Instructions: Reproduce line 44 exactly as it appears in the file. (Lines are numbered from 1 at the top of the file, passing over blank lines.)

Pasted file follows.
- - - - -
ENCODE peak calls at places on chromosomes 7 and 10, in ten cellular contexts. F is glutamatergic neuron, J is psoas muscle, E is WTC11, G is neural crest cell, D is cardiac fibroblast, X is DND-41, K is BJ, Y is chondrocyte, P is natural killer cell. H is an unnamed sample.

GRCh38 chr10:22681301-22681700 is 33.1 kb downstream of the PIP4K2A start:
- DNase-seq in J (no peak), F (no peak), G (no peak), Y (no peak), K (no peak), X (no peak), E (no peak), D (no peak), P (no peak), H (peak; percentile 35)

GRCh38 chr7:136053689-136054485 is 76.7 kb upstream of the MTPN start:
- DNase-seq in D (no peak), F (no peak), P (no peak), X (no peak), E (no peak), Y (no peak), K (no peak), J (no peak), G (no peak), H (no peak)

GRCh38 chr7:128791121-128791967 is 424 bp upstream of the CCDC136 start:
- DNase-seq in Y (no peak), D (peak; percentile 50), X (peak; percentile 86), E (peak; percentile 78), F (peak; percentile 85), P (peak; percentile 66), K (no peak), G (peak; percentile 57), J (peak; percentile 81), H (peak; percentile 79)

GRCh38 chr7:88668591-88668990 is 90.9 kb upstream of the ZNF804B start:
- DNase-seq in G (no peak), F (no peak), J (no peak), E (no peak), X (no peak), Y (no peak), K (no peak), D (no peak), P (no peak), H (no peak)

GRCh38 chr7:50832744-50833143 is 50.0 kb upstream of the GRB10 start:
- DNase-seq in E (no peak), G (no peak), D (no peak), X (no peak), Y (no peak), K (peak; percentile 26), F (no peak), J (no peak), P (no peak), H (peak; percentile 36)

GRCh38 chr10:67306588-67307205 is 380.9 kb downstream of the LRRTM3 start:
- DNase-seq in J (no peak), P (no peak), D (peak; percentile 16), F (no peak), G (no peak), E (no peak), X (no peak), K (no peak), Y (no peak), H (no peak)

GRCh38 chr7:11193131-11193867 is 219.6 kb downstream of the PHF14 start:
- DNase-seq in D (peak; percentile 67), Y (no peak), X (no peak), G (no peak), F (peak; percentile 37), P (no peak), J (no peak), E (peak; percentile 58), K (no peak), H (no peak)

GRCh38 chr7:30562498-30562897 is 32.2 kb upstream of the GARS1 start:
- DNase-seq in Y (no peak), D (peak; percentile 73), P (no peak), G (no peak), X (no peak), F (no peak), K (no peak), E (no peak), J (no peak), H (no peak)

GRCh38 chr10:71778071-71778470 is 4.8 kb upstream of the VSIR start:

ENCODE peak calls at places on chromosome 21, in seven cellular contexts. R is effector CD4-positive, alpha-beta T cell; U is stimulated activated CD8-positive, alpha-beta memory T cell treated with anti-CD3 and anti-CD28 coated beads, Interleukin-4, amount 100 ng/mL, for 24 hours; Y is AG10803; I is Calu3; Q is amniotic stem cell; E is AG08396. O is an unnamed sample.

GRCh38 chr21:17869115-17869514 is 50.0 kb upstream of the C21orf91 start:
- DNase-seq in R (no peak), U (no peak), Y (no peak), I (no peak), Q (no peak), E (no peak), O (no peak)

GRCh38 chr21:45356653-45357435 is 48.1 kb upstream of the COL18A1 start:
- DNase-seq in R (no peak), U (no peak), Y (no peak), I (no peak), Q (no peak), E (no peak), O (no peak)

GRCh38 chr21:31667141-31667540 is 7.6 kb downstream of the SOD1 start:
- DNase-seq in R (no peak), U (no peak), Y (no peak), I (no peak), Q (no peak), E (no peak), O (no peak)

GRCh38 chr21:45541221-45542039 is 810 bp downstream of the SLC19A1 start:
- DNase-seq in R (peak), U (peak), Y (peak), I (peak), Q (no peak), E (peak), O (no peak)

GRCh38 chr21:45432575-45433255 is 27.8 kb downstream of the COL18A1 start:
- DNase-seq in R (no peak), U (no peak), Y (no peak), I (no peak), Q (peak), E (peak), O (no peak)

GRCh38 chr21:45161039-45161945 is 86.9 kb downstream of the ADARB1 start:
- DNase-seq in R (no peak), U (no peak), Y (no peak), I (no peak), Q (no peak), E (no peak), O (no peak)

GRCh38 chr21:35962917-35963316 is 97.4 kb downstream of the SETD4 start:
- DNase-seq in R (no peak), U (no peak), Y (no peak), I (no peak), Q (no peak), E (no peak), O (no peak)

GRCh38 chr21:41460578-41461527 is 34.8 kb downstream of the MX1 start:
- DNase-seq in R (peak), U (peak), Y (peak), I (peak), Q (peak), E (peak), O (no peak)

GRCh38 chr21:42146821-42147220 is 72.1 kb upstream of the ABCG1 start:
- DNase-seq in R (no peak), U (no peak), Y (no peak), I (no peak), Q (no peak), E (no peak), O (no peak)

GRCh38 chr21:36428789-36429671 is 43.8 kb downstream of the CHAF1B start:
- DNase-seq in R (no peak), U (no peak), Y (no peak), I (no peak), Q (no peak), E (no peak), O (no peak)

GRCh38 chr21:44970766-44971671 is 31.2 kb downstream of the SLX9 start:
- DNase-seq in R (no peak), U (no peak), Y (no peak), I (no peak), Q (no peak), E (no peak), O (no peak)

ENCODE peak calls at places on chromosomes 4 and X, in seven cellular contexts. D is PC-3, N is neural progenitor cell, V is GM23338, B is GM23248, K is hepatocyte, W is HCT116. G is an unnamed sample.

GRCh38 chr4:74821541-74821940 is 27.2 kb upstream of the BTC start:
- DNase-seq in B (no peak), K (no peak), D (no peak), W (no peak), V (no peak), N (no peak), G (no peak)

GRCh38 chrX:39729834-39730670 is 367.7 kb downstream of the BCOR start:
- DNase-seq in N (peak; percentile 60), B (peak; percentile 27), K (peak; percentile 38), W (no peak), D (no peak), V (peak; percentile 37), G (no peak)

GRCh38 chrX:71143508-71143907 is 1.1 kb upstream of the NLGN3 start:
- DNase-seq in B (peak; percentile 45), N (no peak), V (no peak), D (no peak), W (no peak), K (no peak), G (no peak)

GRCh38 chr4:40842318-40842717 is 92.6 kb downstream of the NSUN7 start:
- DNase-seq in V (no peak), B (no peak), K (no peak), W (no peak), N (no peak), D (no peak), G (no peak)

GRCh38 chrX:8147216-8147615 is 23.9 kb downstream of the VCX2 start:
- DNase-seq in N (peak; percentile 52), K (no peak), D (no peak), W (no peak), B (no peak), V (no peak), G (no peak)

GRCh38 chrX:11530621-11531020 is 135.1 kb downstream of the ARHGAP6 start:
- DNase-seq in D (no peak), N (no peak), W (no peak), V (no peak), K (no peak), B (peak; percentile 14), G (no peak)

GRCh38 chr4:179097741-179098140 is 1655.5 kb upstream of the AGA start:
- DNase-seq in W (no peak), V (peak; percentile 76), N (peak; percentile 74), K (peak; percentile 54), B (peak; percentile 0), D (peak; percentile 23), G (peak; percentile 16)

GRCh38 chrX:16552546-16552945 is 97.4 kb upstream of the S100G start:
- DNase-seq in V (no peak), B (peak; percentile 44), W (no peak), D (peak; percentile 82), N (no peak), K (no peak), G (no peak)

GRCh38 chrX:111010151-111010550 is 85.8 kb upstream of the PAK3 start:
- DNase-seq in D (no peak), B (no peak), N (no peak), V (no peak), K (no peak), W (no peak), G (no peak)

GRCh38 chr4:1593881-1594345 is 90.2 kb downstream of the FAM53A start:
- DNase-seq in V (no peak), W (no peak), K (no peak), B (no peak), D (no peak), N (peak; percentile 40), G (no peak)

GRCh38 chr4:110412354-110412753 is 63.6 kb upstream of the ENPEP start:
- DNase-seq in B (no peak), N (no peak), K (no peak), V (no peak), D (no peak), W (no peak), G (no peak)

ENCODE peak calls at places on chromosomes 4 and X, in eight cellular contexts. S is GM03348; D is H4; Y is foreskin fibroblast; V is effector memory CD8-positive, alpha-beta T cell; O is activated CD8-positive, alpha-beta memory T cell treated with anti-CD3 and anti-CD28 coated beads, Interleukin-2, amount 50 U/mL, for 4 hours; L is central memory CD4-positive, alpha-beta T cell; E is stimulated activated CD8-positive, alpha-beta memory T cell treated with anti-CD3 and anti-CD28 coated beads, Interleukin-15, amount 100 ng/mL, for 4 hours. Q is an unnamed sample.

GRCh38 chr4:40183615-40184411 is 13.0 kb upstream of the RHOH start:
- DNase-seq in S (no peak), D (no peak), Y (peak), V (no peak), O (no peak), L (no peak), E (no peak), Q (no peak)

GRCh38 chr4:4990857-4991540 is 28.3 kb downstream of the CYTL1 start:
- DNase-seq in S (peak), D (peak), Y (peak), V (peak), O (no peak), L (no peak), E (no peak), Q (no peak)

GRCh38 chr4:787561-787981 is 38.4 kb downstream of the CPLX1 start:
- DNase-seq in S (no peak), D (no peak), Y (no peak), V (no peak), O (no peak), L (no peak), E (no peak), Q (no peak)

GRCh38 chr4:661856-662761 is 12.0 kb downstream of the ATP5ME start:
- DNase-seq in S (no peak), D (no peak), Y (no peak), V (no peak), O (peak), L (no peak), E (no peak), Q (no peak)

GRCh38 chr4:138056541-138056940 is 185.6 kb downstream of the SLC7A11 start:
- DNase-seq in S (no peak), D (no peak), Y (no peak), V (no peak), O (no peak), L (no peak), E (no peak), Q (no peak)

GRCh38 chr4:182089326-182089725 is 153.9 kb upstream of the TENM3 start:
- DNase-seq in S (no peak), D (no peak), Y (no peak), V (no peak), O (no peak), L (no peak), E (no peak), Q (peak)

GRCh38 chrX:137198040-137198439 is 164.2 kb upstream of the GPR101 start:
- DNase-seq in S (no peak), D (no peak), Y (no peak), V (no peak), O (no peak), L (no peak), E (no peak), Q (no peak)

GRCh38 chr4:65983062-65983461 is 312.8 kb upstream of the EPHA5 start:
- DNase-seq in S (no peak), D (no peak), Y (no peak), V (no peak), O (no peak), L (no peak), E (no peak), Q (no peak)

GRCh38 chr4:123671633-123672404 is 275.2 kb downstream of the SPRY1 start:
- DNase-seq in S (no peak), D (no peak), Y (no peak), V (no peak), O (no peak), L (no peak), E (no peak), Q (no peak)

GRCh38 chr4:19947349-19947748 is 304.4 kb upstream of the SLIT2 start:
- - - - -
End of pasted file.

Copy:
- DNase-seq in B (no peak), K (no peak), D (no peak), W (no peak), V (no peak), N (no peak), G (no peak)